Increasing your FOV eliminates this problem and I found it especially helpful for the timing of my jumps. I was dying unnecessarily at one point all because I couldn’t see the edge of the ledge properly and I kept starting my jump too early and, with the long loading times in between, dying a lot can kill your love for this game completely.
And if the changes aren’t to your liking, you can always revert it at any time. It might not be an adjustment you need but certainly helped me to stay alive and keep the momentum going as I went leaping across rooftops in the city of Glass. Experimenting in this game was key for me.
There’s Something For Everybody
Like I mentioned in my full review, and many times already (lol), the single-player campaign is very short. I did every side mission I could just so that I could prolong my game-time and make sure I didn’t get through it all too quickly. Luckily, there’s a lot of side content to sink your teeth into.
From Diversions to Delivery runs, there truly is something for everybody to enjoy while you’re on your playthrough. The one puts you on a standard run from point A to point B while under a serious time crunch which opens up a lot more of the city while Diversions see you running through heaps of Krugersec to keep the chase going as long as you can.
My favorite out of them all has to be the Gridnodes. These giant computer servers became some of the most vertical platforming I’ve done in a long time and I thoroughly enjoyed taking the time out from the campaign to complete a few of these challenges since it broke up a lot of the campaign which felt a bit monotonous at times.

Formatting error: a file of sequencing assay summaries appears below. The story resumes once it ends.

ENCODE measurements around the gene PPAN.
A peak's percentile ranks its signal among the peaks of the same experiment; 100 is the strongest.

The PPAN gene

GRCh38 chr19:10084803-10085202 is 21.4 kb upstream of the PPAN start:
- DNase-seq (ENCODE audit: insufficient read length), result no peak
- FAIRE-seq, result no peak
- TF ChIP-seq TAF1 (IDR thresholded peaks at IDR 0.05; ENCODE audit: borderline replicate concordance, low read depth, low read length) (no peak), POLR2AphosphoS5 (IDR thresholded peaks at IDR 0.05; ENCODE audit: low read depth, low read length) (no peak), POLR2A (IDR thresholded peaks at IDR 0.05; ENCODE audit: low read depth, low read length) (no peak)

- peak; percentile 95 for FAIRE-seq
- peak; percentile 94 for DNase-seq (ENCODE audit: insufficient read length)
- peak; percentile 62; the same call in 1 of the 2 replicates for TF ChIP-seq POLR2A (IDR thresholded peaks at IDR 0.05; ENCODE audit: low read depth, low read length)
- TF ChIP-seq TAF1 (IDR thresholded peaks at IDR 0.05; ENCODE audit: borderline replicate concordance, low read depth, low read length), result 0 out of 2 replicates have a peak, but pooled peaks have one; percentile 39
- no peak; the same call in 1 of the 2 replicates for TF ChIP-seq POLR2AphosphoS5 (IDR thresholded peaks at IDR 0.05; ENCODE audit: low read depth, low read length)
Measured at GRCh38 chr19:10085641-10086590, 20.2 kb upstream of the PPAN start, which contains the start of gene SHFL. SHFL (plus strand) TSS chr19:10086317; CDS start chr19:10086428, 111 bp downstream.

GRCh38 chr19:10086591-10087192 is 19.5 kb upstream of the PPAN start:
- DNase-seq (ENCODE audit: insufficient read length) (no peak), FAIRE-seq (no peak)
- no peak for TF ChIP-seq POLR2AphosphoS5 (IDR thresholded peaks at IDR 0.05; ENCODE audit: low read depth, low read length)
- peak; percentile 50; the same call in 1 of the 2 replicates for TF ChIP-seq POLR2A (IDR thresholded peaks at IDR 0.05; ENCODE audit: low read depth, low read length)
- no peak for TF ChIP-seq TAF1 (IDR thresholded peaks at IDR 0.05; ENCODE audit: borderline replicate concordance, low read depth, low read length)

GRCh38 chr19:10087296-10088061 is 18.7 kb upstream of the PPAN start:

I suggest giving them all a try and taking advantage of the side activity that you enjoy the most. Without it, Mirror’s Edge becomes a very shallow experience and I probably wouldn’t have enjoyed it much if I didn’t take the time to make a little fun for myself.
— Stevius Maximus (@SteviusM) December 10, 2020
Max Out That Skill Tree
One of the more confusing ( and pretty lazy) gameplay designs in Mirror’s Edge: Catalyst is the fact over half of your skill tree is already unlocked and activated right from the start. Meaning that, with very little effort, you can get every skill, upgrade, and ability maxed out with very little effort.
Not only will this give you more reason to try and enjoy the side content on offer, but the more you have at your disposal, the easier your playthrough will be and your overall experience will be a lot smoother. I had all my combat stats pumped up at the end and those final 2 mini-bosses were a walk in the park (if you can even call them that).
That familiar saying ‘the sooner, the better’ is all that it comes down to and that’s why it has to be one of my recommendations for your playthrough of Mirror’s Edge. Especially since you probably won’t spend a long time beating this game and completing the single-player campaign.
It’s What You Make Of It
Personally, I think everybody is going to get something different out of Mirror’s Edge: Catalyst but, if you want to get the most bang for your buck, then it’s up to you to take part in a few of the side missions, try every side activity at least once and get the most fun out of this game because it is worth playing, especially if you’ve got it on Xbox Game Pass.
Have you played Mirror’s Edge: Catalyst? What are some tips and tricks that you’ve learned? Let me know in the comments section below.